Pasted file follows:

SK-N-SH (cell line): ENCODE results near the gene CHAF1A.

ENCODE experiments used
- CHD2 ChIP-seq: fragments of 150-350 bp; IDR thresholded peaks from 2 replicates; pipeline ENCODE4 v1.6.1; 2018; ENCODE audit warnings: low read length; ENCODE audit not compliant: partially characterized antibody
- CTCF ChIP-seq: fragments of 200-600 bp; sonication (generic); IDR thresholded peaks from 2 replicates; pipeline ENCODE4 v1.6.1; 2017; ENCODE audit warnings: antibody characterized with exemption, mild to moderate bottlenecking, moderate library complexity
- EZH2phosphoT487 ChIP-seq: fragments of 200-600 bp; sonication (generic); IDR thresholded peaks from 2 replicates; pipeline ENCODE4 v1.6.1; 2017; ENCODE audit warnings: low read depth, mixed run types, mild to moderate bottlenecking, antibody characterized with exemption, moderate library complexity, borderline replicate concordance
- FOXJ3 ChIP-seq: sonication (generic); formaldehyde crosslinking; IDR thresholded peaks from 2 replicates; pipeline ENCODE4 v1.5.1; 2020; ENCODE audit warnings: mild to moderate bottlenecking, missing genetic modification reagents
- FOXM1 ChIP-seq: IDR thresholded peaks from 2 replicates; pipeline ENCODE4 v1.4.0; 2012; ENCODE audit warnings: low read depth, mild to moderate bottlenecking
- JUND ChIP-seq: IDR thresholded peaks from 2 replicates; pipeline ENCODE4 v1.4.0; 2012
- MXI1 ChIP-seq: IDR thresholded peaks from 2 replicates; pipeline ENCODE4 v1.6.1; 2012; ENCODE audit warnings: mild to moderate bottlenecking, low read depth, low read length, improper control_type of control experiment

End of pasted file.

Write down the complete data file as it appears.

SK-N-SH (cell line): ENCODE results near the gene CHAF1A.

ENCODE experiments used
- CHD2 ChIP-seq: fragments of 150-350 bp; IDR thresholded peaks from 2 replicates; pipeline ENCODE4 v1.6.1; 2018; ENCODE audit warnings: low read length; ENCODE audit not compliant: partially characterized antibody
- CTCF ChIP-seq: fragments of 200-600 bp; sonication (generic); IDR thresholded peaks from 2 replicates; pipeline ENCODE4 v1.6.1; 2017; ENCODE audit warnings: antibody characterized with exemption, mild to moderate bottlenecking, moderate library complexity
- EZH2phosphoT487 ChIP-seq: fragments of 200-600 bp; sonication (generic); IDR thresholded peaks from 2 replicates; pipeline ENCODE4 v1.6.1; 2017; ENCODE audit warnings: low read depth, mixed run types, mild to moderate bottlenecking, antibody characterized with exemption, moderate library complexity, borderline replicate concordance
- FOXJ3 ChIP-seq: sonication (generic); formaldehyde crosslinking; IDR thresholded peaks from 2 replicates; pipeline ENCODE4 v1.5.1; 2020; ENCODE audit warnings: mild to moderate bottlenecking, missing genetic modification reagents
- FOXM1 ChIP-seq: IDR thresholded peaks from 2 replicates; pipeline ENCODE4 v1.4.0; 2012; ENCODE audit warnings: low read depth, mild to moderate bottlenecking
- JUND ChIP-seq: IDR thresholded peaks from 2 replicates; pipeline ENCODE4 v1.4.0; 2012
- MXI1 ChIP-seq: IDR thresholded peaks from 2 replicates; pipeline ENCODE4 v1.6.1; 2012; ENCODE audit warnings: mild to moderate bottlenecking, low read depth, low read length, improper control_type of control experiment